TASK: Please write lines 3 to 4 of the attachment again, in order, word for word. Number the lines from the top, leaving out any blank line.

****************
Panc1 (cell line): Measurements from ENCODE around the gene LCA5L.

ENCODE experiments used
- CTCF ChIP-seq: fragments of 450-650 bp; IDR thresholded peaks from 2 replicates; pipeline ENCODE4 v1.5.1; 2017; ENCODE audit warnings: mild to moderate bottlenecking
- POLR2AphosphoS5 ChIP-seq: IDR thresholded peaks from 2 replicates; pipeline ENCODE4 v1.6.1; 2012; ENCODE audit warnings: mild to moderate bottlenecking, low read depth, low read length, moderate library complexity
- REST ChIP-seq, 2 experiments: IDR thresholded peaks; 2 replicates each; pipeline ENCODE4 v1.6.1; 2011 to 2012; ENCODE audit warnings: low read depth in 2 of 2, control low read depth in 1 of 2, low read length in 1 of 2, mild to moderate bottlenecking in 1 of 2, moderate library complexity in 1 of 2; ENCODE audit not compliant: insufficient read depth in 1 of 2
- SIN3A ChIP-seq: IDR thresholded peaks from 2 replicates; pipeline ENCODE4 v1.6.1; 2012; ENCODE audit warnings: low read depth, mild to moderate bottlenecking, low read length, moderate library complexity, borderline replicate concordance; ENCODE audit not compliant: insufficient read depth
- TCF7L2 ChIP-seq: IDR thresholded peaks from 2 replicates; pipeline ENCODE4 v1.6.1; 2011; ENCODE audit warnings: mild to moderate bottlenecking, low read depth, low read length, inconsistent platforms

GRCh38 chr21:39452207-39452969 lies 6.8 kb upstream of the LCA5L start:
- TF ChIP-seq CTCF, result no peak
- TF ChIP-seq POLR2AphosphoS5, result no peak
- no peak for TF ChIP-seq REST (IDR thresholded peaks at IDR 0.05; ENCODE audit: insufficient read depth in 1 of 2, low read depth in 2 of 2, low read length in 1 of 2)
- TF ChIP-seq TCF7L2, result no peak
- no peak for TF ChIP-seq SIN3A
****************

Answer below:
- CTCF ChIP-seq: fragments of 450-650 bp; IDR thresholded peaks from 2 replicates; pipeline ENCODE4 v1.5.1; 2017; ENCODE audit warnings: mild to moderate bottlenecking
- POLR2AphosphoS5 ChIP-seq: IDR thresholded peaks from 2 replicates; pipeline ENCODE4 v1.6.1; 2012; ENCODE audit warnings: mild to moderate bottlenecking, low read depth, low read length, moderate library complexity